Tony Kent, head of the property litigation team at Mackrell Solicitors, said: “For landlords, this decision comes as an enormous relief since the consequences of the ruling of the lower courts have seemed disproportionately severe for them, especially when there is a gas safety record in existence and the landlord or their agent had either forgotten to serve it or the tenant has denied receipt at the beginning of the tenancy.”

Coronavirus outbreak could cost the buy to let sector £14.9bn in three short months

Market: Brexit Bounce giving way to Corona Crippling, says agent

The latest research by Deposit Replacement Scheme, Ome, has found that the impact of the Coronavirus could cost buy to let landlords nearly £14.9bn should tenants be unable to pay rent during the three month support period announced by the government yesterday.

Last night the government announced that they would suspend new evictions and halt new possessions proceedings to the court while the Coronavirus crisis persists. They have also protected landlords as well as tenants with a three-month mortgage payment holiday on buy to let mortgages.

However, if tenants simply can’t pay, this holiday will do little to help landlords who will still have to pay once the three months is up, with or without the rental income from their tenants.

Ome’s research shows that there are 5.2m households currently within the private rental sector alone and without the ability to work and pay their rent, the buy to let sector could see a loss of £4.97bn every month based on the average monthly rent of £955 alone. Over three months this climbs to a huge £14.9bn.

Nationally, this lost income is highest in England with potentially £11.6bn lost in rental income, while London is home to the biggest sum regionally with a potential £4.9bn lost in three months alone.

What does this mean for the average landlord?

There are some 2.6m landlords operating within the UK buy to let sector meaning the average landlord has a portfolio of two rental properties. With an average rent of £955 and a loss of three months’ rental revenue across both properties, they could be facing an individual £5,730 shortfall in rental income.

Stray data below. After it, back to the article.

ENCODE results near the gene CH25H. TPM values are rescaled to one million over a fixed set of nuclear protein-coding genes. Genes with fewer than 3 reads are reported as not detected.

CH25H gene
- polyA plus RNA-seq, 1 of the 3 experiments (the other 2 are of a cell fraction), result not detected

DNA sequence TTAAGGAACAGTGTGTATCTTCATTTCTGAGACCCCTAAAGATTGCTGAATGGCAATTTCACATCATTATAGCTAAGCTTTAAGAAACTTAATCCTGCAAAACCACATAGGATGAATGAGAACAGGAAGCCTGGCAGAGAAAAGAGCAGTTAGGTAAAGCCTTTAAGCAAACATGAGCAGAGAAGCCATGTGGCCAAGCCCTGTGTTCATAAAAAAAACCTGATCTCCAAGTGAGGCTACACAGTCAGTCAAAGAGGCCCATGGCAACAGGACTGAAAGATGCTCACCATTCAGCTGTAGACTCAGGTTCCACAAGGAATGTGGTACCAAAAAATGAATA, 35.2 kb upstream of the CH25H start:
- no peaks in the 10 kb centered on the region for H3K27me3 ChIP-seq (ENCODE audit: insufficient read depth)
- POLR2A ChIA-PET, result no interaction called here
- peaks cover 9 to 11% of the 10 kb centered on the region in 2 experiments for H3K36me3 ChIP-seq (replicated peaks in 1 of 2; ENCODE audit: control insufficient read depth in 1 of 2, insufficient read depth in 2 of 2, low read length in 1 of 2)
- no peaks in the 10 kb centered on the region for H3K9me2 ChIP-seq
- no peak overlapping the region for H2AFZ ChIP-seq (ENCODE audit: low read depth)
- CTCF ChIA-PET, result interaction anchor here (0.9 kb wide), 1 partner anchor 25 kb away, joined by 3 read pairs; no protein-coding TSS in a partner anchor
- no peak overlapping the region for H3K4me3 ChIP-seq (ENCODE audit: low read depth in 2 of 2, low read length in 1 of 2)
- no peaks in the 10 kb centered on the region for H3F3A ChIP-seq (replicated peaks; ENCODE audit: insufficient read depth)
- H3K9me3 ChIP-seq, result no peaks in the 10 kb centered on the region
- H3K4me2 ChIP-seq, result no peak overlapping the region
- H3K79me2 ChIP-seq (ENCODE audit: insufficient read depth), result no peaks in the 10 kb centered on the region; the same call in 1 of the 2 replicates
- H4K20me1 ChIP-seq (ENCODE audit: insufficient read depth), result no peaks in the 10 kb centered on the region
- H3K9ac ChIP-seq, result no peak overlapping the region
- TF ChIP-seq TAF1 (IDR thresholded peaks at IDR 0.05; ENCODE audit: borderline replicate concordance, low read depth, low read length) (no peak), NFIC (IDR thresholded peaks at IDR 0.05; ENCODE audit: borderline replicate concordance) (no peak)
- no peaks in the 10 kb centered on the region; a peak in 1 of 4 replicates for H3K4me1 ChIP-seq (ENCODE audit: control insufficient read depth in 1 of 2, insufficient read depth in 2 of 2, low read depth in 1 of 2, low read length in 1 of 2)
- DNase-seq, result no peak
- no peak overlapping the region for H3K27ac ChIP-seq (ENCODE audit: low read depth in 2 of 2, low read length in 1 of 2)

With a ratio of 2.1 properties per landlord in Scotland, the loss is at its greatest at £6,146 over three months with Northern Ireland also high at £6,083.

Not only does this huge sum have implications on a sector that has already seen its financial return stretched by the government, but it could see tenants out of pocket even further should landlords look to keep their tenancy deposit to account for lost rental income.

Co-founder of Ome, Matthew Hooker, commented: 

“It’s great news that the government are providing some financial respite for the nation’s landlords, however, it’s more of a weekend away than a holiday and once expired, UK landlords are still facing the cost of a buy to let mortgage without the rental income to pay it.

It’s by no means the fault of the tenant if they are unable to pay but there is a very real chance that landlords will turn to the rental deposits at the end of a tenancy in order to recoup this lost rent. While this would be unfair on a tenant who has otherwise kept the property in good order, it may well be the case that landlords are simply left with no choice.